Project Zero has recently disclosed that a security vulnerability left some of LastPass 16 million users exposed to the risk of credential compromise. In an ironic twist, LastPass, the supposedly secure gatekeeper of passwords, could leak the last password used to any website visited.
The vulnerability has since been patched, but maybe it is time we asked ourselves, why the heck are we still relying on passwords in the first place?
The Demise of Passwords is Imminent
Passwords are obsolete. The passwords will follow in the footsteps of floppy disks and other archaic technologies. It doesn’t matter if a password is used as a single factor, or as a part of a multi-factor authentication flow. Passwords have got to go.
Unfortunately, not everyone shares this notion. Many in the industry still believe that, as long as the password is strong (the definition of what that means varies between organizations), the access is secured.
Rule number one: if the user reuses the password – blame the user
Annoying password requirements:
- must be a between 8 -16 characters long
- must be impossible for human beings to remember
- must be unique for every one of the thousand services the user has
Creating strong passwords is all well and good. But it seems that security experts often forget one tiny detail – that users are human.
The issue arises from the fundamental limitation of human memory and processing capacity. Passwords must be 18+ characters long, include a combination of uppercase and lowercase letters, hieroglyphics and four different “A” in Swedish. In that case – the password is strong by security standards.
But… this password is also impossible for the user to remember.
“The whole notion of passwords is based on an oxymoron. The idea is to have a random string that is easy to remember. Unfortunately, if it’s easy to remember, it’s something nonrandom like ‘Susan.’ And if it’s random, like ‘r7U2*Qnp,’ then it’s not easy to remember.” — Bruce Schneier
Let’s say that the user actually succeeded in coming up with a very strong password. What’s next? Now we have two new problems:
- Reusing a password – The user doesn’t just use one service – they use hundreds. And the mental capacity to create a strong password for every single service simply doesn’t exist. So the users resort to reusing the same passwords over and over. This is one of the reasons credential stuffing is such a popular and successful form of attack. However, while users are often blamed for reusing the same password, password reuse is a logical consequence of pushing unrealistic password requirements onto users.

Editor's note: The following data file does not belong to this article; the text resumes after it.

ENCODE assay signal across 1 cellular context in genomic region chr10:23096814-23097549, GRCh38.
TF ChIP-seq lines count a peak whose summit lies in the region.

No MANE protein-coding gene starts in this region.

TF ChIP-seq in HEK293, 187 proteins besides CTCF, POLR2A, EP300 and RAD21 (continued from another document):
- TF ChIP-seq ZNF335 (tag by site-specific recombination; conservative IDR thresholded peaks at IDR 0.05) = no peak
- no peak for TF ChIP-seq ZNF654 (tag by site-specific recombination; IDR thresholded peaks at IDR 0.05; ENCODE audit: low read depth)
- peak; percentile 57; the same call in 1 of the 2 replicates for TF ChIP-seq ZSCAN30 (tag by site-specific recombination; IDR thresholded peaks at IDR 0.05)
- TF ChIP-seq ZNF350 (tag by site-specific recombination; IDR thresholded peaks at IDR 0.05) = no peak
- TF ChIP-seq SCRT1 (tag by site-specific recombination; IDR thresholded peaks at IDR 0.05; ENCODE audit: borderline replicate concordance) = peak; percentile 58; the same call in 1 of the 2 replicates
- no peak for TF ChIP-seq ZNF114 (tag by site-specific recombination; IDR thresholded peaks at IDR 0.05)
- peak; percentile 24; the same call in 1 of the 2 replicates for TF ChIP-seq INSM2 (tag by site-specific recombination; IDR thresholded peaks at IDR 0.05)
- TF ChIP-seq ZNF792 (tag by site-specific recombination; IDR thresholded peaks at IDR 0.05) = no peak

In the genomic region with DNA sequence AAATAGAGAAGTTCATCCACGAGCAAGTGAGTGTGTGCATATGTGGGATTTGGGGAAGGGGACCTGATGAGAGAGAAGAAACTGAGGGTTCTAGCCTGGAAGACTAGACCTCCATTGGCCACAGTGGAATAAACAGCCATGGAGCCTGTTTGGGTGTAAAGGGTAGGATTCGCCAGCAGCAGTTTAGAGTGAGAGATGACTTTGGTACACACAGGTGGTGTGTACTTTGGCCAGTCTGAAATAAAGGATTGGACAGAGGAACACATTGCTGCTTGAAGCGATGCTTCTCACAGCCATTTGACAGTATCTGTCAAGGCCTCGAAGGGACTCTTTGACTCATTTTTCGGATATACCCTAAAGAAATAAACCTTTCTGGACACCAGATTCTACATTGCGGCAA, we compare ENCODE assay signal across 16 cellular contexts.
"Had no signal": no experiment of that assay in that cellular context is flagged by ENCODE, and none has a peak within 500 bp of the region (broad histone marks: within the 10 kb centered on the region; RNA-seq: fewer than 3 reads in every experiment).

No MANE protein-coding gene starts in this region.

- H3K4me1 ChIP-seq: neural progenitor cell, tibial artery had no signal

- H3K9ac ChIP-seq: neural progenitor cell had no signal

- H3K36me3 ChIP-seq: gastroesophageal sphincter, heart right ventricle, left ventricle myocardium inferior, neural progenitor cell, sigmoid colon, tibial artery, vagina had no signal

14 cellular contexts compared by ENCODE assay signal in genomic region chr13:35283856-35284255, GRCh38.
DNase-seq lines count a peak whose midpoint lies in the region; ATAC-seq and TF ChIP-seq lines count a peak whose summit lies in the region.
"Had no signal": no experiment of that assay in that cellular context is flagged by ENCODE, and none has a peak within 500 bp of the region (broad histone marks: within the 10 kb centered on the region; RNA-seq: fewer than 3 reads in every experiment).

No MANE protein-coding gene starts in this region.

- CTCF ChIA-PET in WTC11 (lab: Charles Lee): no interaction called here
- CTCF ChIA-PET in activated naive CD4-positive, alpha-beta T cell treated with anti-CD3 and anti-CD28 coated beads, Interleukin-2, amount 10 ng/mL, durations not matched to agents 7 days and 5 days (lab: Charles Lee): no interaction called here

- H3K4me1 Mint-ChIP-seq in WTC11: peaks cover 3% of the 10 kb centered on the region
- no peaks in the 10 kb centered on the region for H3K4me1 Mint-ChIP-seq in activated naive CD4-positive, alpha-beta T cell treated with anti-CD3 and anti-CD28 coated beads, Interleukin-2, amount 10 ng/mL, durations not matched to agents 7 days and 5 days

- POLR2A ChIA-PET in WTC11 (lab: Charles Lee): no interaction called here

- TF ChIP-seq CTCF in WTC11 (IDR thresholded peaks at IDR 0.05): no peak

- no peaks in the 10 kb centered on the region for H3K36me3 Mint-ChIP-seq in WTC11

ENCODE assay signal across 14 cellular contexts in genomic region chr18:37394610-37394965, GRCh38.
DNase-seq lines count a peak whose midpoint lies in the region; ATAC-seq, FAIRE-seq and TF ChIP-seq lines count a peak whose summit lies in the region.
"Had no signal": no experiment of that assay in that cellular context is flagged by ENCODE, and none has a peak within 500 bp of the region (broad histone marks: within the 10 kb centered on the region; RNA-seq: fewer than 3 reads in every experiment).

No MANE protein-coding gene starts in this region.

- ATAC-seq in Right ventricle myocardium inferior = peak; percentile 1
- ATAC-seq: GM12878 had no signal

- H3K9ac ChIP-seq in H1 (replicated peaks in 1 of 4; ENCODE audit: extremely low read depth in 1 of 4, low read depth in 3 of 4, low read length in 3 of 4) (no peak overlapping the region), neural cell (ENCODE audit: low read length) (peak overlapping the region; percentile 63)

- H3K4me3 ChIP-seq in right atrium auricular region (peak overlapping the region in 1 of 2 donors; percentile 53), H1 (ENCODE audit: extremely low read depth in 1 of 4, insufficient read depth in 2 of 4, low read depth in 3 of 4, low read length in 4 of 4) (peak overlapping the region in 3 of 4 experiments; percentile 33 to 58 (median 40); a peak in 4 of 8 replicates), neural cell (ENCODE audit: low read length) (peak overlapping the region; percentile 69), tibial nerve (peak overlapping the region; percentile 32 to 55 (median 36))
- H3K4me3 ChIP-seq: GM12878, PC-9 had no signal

- Password storing – To counter password reuse, password managers such as LastPass and Keeper are becoming increasingly popular. It does sound like a great idea on paper – password managers auto-generate complex passwords, encrypt and store them, taking control over passwords completely away from the hands of the user. The only (tiny) issue with that is that no matter how many factors and encryption levels you add to defend a password, in the end, you are still defending a password. Passwords are fundamentally insecure protection that is exposed to milliard vulnerabilities both from the user side (think malware, keyloggers, phishing, social engineering) and from the vendor side, as a recent announcement from the Google project zero illustrates.
LastPass and the “Last Password” vulnerability
The fundamental difference between password management and Identity security
Password managers are very common. Their popularity stems from a convenience and user-experience stance more than a security stance. When used correctly, these tools can solve password reuse and give admins an easy way to distribute passwords.
Password managers are not security tools; they are management tools. Any regulatory body will confirm that using a password manager does not mean your environment is more protected. The fact that your user’s first log in into the password manager does not automatically add an additional factor. Essentially, if a hacker can log-in with just a password – you are still swimming in the dangerous waters of single-factor authentication.
Stop defending passwords! Eliminate them!
The false sense of security given by password managers is tolerable in the consumer world, but it cannot be excused in the enterprise environment.
In the words of Gartner, Forrester, and any security specialist “MFA Everything.” Yes, literally everything in an enterprise environment, from workstations to cloud applications, must have multi-factor authentication.
MFA is better than a single factor. Always. And passwordless is always better than a password-based security, no matter how complex the password in question is.
In previous blog posts, we have talked about the difference between 2FA and passwordless authentication. To make a long story short, here are the highlights:
- Better user experience – Nobody likes memorizing passwords, and memorizing increasingly complex passwords is humanly impossible
- Reduced Total Cost of Ownership (TCO) – Nothing to reset, maintain or forget – let your IT staff work on actual issues not resetting passwords
- Better security – as long as passwords are used as an authentication factor vulnerabilities will appear
Don’t get me wrong; using a password manager is better than using nothing at all to counter password reuse, but it’s only a small step towards true identity security.